Ozcan Keles & Ismail M. Sezgin
Once again terrorists have struck out at innocent people in Paris and Beirut. To add insult to injury, as if that were possible at this level of depravity, the terrorists claim a religious justification for their heinous attacks. While it is clear that nothing of any worth can justify such barbarous acts, hundreds of Muslim scholars and thousands of Muslim adherents from all over the world have once again condemned these acts, first as ordinary people and then as those whose faith and religion has been hijacked by the perpetrators. Fethullah Gülen, an Islamic scholar, has also added his voice to those of others. Within hours of the attack, Gülen issued a condemnation, which can be accessed here. While Gülen’s condemnation is worth reading, I have taken the liberty of collating Gülen’s position on these matters from his previous talks, articles and statements.
Gülen’s position on violent extremism is based on a comprehensive, thorough and robust understanding and reading of the spirit and teachings of Islam’s primary sources, the Qur’an and Sunna – the same foundations on which its core teachings are based. His views relevant to this issue can be summarised as follows:
- Terrorism: Gülen provides a religious condemnation of terrorism stating that (i) terrorism cannot be justified in Islam, whatever the situation or circumstance, (ii) that it is diametrically opposed to the spirit and letter of Islam, (iii) that a person cannot remain a true Muslim or mu’min (believer) while committing an act of terrorism, and (iv) that the punishment in Islam for the unjust killing of a person, as the case in terrorism, is eternal hell.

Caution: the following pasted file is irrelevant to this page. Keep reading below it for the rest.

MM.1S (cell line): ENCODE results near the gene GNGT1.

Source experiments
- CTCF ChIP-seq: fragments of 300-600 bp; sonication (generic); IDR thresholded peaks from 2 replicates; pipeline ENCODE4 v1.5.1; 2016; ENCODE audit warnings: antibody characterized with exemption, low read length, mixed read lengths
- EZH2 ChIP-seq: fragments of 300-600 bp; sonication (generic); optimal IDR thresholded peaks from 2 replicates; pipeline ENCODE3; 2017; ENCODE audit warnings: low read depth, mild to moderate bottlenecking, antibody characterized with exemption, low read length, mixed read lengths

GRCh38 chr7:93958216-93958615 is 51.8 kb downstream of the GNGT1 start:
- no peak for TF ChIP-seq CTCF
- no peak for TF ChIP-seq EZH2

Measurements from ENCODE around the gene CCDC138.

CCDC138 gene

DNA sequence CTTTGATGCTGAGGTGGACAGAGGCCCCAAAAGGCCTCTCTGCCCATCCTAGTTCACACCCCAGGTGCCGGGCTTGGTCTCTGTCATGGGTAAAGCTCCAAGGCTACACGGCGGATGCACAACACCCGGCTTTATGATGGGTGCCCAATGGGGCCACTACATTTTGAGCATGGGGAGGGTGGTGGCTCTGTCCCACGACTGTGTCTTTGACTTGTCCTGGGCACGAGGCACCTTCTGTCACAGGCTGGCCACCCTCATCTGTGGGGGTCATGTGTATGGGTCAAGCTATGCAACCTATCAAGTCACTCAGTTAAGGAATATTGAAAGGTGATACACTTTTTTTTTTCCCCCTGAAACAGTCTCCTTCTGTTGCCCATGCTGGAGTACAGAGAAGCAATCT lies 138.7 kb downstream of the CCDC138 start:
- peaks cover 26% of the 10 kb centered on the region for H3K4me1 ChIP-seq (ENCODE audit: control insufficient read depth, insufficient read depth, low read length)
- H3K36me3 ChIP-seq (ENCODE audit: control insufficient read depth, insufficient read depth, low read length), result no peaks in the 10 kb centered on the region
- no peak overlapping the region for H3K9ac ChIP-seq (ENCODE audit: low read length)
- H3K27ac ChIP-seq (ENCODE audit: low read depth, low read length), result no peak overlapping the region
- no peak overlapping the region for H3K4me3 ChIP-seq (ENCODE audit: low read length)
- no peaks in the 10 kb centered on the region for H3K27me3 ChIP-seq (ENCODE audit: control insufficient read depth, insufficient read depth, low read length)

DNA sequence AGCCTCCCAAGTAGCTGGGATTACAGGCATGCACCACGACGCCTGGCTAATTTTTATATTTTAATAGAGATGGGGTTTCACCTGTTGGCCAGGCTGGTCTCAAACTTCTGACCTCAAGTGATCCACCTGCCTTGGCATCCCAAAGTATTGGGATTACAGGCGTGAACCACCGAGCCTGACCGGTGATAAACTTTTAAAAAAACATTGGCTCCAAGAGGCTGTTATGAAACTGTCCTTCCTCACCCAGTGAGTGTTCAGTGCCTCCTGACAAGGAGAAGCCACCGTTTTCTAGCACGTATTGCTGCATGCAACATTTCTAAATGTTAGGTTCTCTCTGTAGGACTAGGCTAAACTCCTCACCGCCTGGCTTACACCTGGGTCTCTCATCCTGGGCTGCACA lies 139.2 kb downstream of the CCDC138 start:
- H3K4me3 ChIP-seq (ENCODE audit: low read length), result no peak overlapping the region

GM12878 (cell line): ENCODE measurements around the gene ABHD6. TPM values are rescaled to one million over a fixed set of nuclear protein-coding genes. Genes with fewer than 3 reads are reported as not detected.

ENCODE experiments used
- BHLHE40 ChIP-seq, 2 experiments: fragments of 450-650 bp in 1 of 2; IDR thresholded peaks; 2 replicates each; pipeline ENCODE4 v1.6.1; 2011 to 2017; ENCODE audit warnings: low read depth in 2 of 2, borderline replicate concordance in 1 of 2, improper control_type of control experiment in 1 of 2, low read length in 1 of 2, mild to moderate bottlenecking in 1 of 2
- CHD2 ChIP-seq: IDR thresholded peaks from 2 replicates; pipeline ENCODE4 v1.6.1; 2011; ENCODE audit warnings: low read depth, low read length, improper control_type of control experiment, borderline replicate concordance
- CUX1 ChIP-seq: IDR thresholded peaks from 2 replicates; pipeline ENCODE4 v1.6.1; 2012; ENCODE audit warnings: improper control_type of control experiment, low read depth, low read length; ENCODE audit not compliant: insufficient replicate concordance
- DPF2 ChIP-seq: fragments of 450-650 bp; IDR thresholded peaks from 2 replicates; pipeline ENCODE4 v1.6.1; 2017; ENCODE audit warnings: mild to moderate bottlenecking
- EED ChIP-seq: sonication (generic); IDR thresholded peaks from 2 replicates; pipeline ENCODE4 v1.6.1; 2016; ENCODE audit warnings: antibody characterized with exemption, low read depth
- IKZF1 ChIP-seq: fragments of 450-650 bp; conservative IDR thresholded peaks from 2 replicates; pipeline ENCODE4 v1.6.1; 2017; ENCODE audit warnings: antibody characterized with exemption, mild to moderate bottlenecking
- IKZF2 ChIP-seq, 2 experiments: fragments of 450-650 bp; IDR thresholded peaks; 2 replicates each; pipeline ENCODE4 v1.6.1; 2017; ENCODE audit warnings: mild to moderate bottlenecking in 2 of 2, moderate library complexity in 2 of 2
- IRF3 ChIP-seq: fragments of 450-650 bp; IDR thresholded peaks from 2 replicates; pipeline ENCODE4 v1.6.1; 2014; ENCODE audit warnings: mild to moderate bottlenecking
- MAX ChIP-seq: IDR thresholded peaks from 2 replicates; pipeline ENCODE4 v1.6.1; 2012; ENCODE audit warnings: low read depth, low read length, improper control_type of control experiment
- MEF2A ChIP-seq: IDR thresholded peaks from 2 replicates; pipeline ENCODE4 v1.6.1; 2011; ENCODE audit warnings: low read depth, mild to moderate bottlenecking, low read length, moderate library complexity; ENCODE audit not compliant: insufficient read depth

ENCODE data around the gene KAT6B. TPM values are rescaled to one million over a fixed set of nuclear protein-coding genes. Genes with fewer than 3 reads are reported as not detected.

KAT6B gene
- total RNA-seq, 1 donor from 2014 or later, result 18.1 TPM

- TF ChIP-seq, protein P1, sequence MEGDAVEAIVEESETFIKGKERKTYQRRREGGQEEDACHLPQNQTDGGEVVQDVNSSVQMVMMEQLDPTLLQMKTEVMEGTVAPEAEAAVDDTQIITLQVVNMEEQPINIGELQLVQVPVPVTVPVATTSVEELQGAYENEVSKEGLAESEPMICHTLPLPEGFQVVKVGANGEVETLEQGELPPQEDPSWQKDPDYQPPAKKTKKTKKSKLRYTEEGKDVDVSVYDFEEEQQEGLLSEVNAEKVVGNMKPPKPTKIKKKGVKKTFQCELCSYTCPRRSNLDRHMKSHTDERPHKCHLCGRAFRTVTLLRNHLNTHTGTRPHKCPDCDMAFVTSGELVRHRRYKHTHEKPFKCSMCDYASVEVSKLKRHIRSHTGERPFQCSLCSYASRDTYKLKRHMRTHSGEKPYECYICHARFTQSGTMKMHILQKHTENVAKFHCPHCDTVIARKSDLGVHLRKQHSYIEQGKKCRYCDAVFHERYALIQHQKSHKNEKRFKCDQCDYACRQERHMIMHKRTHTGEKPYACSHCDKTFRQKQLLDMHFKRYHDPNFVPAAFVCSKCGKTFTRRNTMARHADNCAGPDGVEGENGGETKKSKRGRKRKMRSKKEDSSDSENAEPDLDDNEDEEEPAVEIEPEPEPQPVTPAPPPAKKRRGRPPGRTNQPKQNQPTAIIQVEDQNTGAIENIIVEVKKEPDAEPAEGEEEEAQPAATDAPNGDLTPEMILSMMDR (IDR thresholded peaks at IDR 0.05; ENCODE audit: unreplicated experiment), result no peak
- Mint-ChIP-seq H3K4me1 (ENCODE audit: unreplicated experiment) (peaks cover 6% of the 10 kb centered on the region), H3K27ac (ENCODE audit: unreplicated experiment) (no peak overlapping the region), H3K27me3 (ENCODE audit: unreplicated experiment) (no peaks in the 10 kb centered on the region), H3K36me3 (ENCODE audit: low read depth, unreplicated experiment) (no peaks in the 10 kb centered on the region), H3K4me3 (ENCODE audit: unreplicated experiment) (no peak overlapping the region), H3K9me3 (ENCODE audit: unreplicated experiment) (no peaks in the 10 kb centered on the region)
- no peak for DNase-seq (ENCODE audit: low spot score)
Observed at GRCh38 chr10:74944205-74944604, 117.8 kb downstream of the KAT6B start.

- Suicide attacks: That it is completely forbidden in that it is a form of indiscriminate killing and suicide – prohibited alone or together. As with other forms of terrorism and indiscriminate killing, Gülen rejects suicide attacks categorically. Unlike Qaradawi, he says no form of asymmetrical power legitimises this act in Islam.
- Jihad: Gülen emphasises the inherent priority of ‘greater jihad’ (inner struggle to overcome one’s carnal desires) over ‘lesser jihad’ (outer struggle including, but not restricted to, war). On lesser jihad Gülen argues that only a state can declare jihad but only after a series of conditions are met, such as exhausting all diplomatic opportunities, and only then in accordance with very restrictive rules. Gülen categorically rejects the idea that individuals or groups can declare war or even call to prepare for war. Gülen counsels that a comprehensive reading of the Qur’an reveals that peace is the default position in Islam and that war is the exception requiring a restrictive interpretation concerning these verses to reflect this position.